Timing is Everything

Improve your animations with custom, non-linear timing curves

Motion in the real world (you know, the one outside of your phone that you glance at just often enough to make sure you don’t get smacked by a car while crossing the street) is non-linear. When we walk, we accelerate up to speed. When we stop, we decelerate down to zero (unless we got smacked by a car, in which case we experience very sudden acceleration in a different direction). When we fall, gravity accelerates us downward, and when we jump it slows down our upward trajectory. No matter what, we definitely don’t move at a constant pace through the entire motion.

So when we, as humans, see motion on the screen (the one we’re looking at when we’re not watching out for approaching cars), we expect it to be similarly non-linear, because it feels more natural. And natural interaction is, in general, what we’re trying to achieve in applications to help users better understand what’s happening in the virtual world of these applications. Don’t try to awe them by your amazing animation skills; give them animations that feel natural so that they can use your application more easily and get to the business of actually doing what they’re trying to do.

Android Interpolation

Android has, since the beginning, provided the ability to animate objects in a non-linear fashion, through the use of its Interpolator implementations. In fact, the default animation has always been one of accelerating into and decelerating out of the motion. More importantly, Android also offers the ability for a developer to change that default motion, to provide other kinds of timing entirely. For example, you can have your animation start quickly and decelerate out. Or start slowly and steadily accelerate. Or, since the Lollipop release (API 21), to provide a path-based timing curve for more complex and flexible control. Or even, if you really want to be ornery, to use linear interpolation (but please don’t).

With so many options, the question might then arise: which one should you use for your animation needs?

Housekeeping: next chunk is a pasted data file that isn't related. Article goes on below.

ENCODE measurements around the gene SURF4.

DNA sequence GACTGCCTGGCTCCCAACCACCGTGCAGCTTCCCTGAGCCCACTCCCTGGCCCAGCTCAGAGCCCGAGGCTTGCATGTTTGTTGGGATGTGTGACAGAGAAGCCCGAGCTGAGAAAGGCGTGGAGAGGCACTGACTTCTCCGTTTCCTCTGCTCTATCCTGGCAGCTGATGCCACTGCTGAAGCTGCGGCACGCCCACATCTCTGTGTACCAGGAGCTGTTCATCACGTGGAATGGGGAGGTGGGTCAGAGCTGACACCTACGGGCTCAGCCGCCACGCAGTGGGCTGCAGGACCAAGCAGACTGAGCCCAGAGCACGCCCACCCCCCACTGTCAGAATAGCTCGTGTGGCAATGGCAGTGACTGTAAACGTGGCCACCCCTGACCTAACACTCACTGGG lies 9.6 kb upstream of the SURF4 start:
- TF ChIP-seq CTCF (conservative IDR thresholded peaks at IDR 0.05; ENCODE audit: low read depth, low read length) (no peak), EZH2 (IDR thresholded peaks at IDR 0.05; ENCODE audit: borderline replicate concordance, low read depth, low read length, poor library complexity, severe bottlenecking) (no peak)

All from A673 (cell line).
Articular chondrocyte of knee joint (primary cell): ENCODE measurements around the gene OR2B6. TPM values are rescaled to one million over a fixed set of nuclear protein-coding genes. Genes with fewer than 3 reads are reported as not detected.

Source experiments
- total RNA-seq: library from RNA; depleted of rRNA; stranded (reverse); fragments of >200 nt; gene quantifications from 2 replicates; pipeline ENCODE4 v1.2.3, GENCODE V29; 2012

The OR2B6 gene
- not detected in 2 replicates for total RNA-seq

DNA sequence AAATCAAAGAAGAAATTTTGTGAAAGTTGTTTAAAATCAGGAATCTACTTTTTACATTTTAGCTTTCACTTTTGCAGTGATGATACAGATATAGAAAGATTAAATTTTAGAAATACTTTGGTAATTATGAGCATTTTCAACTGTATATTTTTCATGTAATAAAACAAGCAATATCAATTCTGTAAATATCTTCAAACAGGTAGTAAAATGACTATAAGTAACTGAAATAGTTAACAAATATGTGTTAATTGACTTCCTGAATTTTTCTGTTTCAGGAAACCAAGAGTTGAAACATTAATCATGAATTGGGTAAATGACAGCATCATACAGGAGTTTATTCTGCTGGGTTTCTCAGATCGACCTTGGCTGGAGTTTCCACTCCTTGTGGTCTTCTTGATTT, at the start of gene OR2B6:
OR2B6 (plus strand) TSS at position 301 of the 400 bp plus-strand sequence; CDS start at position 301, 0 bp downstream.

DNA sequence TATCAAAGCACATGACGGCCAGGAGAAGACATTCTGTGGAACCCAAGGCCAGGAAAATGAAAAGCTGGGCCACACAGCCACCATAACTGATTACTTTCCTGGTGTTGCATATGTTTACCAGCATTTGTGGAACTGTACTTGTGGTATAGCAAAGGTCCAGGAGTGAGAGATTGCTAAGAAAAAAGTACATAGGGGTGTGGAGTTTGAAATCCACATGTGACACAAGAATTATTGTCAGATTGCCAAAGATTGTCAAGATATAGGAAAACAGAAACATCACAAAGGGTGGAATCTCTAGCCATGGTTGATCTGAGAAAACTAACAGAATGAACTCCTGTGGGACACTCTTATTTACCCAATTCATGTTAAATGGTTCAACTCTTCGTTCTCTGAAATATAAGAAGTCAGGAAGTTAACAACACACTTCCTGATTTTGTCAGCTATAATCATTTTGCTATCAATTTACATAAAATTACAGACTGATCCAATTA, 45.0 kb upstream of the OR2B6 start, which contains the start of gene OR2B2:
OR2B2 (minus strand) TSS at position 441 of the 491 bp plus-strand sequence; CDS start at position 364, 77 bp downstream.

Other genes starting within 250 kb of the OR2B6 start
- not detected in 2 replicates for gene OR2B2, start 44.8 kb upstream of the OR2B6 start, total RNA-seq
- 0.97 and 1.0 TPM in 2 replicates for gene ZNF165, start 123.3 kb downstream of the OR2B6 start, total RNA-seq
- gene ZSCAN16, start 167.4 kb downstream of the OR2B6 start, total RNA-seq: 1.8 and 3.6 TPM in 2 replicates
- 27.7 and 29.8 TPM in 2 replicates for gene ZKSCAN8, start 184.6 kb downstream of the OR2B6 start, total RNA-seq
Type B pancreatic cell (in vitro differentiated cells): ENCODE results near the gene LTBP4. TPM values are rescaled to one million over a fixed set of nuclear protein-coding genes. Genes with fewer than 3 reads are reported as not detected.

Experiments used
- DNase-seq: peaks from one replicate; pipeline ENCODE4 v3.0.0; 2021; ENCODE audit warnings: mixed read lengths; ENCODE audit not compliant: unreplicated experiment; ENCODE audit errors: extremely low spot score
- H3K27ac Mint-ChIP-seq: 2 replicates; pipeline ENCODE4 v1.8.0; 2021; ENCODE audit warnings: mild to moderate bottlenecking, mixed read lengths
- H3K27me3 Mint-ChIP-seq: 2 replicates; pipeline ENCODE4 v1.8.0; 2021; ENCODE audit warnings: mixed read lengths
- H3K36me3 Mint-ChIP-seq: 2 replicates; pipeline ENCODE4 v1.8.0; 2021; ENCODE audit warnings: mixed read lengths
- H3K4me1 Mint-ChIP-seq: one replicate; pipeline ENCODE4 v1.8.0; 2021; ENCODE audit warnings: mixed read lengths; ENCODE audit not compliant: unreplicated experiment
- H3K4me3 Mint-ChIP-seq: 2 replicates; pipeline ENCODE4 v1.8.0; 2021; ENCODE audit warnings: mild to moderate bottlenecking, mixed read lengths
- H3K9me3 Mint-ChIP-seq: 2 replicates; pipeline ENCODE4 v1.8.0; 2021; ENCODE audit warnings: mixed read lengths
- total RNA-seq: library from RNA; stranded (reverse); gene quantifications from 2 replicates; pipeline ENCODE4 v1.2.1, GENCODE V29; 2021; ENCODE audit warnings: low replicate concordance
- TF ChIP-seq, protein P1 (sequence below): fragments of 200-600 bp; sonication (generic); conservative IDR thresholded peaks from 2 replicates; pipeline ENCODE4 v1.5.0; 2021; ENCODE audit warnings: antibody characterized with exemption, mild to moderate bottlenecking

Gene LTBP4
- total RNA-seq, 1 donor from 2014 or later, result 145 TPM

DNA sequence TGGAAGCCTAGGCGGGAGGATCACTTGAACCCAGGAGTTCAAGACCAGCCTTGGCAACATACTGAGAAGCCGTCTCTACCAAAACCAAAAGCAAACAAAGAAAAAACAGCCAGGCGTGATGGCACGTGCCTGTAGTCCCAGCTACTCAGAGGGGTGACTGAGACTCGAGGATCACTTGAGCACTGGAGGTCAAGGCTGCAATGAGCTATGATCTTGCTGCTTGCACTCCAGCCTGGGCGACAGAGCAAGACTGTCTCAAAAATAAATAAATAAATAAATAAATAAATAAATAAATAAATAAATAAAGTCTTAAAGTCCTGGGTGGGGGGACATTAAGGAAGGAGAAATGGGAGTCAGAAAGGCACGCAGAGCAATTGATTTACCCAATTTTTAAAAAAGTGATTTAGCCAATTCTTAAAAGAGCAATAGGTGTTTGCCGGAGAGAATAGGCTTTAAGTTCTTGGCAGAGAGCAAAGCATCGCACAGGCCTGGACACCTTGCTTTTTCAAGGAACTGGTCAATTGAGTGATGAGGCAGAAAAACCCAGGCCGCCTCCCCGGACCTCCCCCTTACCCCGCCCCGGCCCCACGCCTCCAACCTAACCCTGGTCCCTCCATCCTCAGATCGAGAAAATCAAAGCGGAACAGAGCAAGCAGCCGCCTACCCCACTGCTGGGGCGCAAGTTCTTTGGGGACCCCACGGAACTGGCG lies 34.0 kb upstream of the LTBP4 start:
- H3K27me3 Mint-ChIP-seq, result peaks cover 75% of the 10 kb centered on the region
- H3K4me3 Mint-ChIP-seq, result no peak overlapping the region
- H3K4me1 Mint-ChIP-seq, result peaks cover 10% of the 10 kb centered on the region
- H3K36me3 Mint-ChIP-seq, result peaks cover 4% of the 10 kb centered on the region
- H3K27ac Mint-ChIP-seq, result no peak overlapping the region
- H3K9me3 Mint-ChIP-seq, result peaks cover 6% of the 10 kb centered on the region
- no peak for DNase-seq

So Many to Choose From!

A developer approached me at Google I/O this year and asked, “What kind of interpolation should I use to slide a text element in from the side?”

It’s a good question, and one which I’d encourage more developers to ask for their own applications.

Unfortunately, it’s also a question with an unsatisfyingly vague answer, “It depends.” In particular, it depends on you, your application, the context of that animation, your users, and many other factors that nobody can easily determine for you. There are certainly better and worse approaches to use (such as: don’t use LinearInterpolator for moving things around, and make your animations as quick as possible). But there is no “right” answer that you can apply generically.

My recommendation (admittedly a pale substitute for an actual answer) was to play with different interpolators and decide which felt best for his specific situation. Or, more generally, to write a simple test application that allowed him to play with various interpolators and compare them easily.

Then I realized that this is probably something that we could provide for him (and for everyone). It’s not a difficult application to write, but is one that should be useful for comparing built-in interpolators and it should simply be available for developers to use and to modify for any custom needs they have.

So here it is:

InterpolatorPlayground

InterpolatorPlayground, in action